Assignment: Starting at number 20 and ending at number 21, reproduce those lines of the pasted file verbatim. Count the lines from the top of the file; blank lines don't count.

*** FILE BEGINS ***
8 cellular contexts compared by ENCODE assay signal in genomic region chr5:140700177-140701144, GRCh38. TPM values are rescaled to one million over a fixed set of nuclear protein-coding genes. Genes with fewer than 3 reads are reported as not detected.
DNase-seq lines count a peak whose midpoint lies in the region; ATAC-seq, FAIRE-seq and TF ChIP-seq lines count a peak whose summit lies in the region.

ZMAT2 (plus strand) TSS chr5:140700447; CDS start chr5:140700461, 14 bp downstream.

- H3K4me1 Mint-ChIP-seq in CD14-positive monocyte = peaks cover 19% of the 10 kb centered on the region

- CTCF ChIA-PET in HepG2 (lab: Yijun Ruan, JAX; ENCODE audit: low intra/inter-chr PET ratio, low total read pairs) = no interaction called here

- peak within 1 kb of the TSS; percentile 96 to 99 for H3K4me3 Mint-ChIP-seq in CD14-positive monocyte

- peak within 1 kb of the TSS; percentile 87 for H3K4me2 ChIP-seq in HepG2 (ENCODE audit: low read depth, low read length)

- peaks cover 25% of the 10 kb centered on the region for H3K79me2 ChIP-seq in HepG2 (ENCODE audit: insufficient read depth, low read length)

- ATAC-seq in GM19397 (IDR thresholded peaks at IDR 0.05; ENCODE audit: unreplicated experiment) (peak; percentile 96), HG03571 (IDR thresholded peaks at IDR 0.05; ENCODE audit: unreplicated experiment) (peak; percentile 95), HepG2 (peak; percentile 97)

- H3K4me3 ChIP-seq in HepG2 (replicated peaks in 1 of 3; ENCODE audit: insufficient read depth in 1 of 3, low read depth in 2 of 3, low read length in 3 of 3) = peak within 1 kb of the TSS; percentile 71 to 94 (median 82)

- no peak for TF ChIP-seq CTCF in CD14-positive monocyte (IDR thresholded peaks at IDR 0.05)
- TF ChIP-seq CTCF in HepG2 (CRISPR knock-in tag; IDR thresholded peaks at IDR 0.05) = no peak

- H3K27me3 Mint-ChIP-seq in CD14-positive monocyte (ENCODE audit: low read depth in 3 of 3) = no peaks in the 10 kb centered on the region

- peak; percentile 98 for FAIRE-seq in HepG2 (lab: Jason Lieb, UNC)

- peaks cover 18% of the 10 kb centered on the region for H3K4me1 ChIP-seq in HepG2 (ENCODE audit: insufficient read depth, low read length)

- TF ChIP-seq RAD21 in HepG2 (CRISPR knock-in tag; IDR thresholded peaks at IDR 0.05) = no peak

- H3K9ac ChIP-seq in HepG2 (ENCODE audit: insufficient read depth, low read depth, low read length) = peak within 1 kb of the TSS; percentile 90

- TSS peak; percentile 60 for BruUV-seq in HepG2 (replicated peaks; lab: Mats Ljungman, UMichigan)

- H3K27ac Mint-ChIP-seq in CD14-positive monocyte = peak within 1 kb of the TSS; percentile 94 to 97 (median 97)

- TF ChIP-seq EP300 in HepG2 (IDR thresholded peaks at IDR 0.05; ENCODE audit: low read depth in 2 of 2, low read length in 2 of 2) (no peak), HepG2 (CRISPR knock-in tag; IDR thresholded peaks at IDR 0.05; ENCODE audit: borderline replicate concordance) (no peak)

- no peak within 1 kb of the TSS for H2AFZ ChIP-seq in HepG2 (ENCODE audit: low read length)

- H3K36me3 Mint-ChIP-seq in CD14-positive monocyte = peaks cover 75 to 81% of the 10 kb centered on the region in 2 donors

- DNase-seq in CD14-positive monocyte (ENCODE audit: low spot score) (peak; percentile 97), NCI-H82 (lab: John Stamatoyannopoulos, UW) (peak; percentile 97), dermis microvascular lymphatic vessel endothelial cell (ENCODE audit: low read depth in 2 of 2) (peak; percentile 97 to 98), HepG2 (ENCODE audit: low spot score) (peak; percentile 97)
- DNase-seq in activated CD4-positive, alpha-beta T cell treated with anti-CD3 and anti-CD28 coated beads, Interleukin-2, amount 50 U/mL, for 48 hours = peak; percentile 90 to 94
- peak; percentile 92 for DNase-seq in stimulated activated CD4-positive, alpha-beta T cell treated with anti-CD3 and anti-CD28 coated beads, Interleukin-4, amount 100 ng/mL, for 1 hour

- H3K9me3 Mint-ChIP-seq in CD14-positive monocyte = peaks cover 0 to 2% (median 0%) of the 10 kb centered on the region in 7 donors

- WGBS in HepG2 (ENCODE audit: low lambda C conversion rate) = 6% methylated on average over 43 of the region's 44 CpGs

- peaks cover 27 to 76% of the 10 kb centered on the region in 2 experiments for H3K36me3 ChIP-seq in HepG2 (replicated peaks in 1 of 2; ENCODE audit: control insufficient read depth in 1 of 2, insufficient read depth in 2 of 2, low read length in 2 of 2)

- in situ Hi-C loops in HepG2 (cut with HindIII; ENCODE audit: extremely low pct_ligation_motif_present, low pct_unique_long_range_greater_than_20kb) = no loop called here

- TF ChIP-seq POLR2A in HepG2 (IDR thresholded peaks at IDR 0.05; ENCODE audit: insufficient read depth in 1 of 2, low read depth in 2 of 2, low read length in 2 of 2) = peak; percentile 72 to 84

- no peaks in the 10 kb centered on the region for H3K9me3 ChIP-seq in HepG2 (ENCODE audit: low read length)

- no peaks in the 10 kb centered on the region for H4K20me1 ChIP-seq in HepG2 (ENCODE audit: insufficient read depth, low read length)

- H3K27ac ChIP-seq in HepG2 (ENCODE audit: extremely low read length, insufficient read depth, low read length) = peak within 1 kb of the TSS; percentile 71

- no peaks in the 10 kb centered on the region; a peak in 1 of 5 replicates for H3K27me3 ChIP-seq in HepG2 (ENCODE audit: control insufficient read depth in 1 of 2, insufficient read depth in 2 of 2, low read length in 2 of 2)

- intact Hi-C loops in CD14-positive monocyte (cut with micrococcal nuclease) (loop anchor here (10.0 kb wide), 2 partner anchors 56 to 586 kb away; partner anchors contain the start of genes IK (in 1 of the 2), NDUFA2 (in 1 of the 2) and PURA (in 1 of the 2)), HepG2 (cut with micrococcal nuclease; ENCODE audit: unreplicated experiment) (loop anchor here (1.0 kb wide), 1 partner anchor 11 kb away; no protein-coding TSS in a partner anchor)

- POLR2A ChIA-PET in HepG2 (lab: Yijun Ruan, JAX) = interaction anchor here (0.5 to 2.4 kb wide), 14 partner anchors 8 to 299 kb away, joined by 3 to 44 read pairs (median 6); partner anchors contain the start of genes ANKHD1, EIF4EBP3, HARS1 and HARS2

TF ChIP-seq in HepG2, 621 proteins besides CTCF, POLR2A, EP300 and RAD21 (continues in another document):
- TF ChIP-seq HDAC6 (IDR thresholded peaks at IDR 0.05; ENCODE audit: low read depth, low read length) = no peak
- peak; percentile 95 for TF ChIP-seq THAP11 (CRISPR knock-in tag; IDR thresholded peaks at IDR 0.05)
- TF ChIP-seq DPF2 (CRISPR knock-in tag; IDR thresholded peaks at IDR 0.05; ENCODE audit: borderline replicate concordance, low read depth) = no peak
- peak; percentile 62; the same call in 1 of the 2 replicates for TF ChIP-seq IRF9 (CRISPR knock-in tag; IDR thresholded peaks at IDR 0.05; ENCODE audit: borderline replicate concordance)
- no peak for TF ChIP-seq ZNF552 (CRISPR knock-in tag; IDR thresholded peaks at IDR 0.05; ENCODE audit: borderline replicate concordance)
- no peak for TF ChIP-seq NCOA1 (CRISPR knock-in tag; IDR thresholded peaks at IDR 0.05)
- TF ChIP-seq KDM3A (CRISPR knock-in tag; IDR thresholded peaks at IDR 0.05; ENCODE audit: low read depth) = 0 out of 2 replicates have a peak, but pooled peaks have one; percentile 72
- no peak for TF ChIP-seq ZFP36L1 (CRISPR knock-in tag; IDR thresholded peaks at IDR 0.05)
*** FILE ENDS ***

- TF ChIP-seq EP300 in HepG2 (IDR thresholded peaks at IDR 0.05; ENCODE audit: low read depth in 2 of 2, low read length in 2 of 2) (no peak), HepG2 (CRISPR knock-in tag; IDR thresholded peaks at IDR 0.05; ENCODE audit: borderline replicate concordance) (no peak)

- no peak within 1 kb of the TSS for H2AFZ ChIP-seq in HepG2 (ENCODE audit: low read length)